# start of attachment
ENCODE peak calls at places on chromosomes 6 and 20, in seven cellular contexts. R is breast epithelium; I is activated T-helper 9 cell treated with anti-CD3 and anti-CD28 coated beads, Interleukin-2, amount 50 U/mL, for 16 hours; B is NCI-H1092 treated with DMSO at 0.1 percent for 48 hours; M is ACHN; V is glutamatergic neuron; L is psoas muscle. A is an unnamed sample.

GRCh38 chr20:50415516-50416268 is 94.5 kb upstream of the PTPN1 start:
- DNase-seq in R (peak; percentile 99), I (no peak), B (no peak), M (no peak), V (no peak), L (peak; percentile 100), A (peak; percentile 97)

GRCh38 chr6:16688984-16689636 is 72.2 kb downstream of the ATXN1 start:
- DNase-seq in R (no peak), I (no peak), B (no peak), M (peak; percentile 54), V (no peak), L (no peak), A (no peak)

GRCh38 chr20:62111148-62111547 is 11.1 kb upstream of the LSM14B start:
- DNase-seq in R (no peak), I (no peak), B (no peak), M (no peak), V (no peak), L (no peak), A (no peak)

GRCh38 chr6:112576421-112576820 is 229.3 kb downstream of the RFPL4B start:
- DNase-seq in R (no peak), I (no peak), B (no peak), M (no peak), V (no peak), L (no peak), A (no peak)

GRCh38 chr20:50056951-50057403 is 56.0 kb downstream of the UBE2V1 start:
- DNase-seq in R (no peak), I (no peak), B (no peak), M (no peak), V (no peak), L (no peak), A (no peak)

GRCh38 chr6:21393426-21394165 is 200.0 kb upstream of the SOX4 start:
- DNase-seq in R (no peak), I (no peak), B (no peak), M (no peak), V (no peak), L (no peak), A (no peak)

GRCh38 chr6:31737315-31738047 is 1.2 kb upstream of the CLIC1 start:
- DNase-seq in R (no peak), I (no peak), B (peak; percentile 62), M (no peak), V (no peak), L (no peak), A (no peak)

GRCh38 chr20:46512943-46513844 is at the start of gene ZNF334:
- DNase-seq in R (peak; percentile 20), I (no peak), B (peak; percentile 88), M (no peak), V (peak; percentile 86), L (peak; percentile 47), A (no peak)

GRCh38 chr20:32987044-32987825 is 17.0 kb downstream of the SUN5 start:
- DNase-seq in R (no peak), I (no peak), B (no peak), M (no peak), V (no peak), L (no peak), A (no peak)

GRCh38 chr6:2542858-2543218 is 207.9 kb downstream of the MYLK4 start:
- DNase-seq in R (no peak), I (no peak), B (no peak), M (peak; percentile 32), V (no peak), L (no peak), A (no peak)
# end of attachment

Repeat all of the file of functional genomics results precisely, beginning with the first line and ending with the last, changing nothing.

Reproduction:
ENCODE peak calls at places on chromosomes 6 and 20, in seven cellular contexts. R is breast epithelium; I is activated T-helper 9 cell treated with anti-CD3 and anti-CD28 coated beads, Interleukin-2, amount 50 U/mL, for 16 hours; B is NCI-H1092 treated with DMSO at 0.1 percent for 48 hours; M is ACHN; V is glutamatergic neuron; L is psoas muscle. A is an unnamed sample.

GRCh38 chr20:50415516-50416268 is 94.5 kb upstream of the PTPN1 start:
- DNase-seq in R (peak; percentile 99), I (no peak), B (no peak), M (no peak), V (no peak), L (peak; percentile 100), A (peak; percentile 97)

GRCh38 chr6:16688984-16689636 is 72.2 kb downstream of the ATXN1 start:
- DNase-seq in R (no peak), I (no peak), B (no peak), M (peak; percentile 54), V (no peak), L (no peak), A (no peak)

GRCh38 chr20:62111148-62111547 is 11.1 kb upstream of the LSM14B start:
- DNase-seq in R (no peak), I (no peak), B (no peak), M (no peak), V (no peak), L (no peak), A (no peak)

GRCh38 chr6:112576421-112576820 is 229.3 kb downstream of the RFPL4B start:
- DNase-seq in R (no peak), I (no peak), B (no peak), M (no peak), V (no peak), L (no peak), A (no peak)

GRCh38 chr20:50056951-50057403 is 56.0 kb downstream of the UBE2V1 start:
- DNase-seq in R (no peak), I (no peak), B (no peak), M (no peak), V (no peak), L (no peak), A (no peak)

GRCh38 chr6:21393426-21394165 is 200.0 kb upstream of the SOX4 start:
- DNase-seq in R (no peak), I (no peak), B (no peak), M (no peak), V (no peak), L (no peak), A (no peak)

GRCh38 chr6:31737315-31738047 is 1.2 kb upstream of the CLIC1 start:
- DNase-seq in R (no peak), I (no peak), B (peak; percentile 62), M (no peak), V (no peak), L (no peak), A (no peak)

GRCh38 chr20:46512943-46513844 is at the start of gene ZNF334:
- DNase-seq in R (peak; percentile 20), I (no peak), B (peak; percentile 88), M (no peak), V (peak; percentile 86), L (peak; percentile 47), A (no peak)

GRCh38 chr20:32987044-32987825 is 17.0 kb downstream of the SUN5 start:
- DNase-seq in R (no peak), I (no peak), B (no peak), M (no peak), V (no peak), L (no peak), A (no peak)

GRCh38 chr6:2542858-2543218 is 207.9 kb downstream of the MYLK4 start:
- DNase-seq in R (no peak), I (no peak), B (no peak), M (peak; percentile 32), V (no peak), L (no peak), A (no peak)